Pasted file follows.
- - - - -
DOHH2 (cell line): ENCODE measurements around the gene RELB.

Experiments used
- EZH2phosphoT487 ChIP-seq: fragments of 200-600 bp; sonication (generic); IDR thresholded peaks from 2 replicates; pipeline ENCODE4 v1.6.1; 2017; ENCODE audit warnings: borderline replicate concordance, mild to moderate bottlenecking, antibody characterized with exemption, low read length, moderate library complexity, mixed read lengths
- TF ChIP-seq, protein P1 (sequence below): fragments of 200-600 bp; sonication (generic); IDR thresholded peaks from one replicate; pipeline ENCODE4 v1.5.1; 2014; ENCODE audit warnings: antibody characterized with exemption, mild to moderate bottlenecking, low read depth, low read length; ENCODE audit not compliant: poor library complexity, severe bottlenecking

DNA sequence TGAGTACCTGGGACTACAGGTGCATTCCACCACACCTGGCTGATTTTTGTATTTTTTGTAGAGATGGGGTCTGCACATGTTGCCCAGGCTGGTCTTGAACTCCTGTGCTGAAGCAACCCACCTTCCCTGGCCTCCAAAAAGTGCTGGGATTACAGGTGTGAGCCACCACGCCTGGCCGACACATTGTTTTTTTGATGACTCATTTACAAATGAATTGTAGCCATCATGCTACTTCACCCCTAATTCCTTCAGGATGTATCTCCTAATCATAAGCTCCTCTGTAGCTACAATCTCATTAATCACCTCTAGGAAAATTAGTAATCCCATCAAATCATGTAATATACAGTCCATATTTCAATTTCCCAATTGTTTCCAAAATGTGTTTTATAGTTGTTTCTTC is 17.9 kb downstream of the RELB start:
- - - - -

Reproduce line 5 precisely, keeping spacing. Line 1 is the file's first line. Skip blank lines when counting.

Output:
DNA sequence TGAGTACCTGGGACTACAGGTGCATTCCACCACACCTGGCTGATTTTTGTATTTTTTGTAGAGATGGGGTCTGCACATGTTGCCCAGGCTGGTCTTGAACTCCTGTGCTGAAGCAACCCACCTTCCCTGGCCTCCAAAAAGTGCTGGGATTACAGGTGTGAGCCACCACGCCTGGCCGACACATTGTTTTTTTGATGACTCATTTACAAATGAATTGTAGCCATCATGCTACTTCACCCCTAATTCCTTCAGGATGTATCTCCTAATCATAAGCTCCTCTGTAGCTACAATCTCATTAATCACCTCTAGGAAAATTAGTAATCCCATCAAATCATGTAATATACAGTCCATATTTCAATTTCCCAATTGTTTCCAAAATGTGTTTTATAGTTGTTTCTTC is 17.9 kb downstream of the RELB start: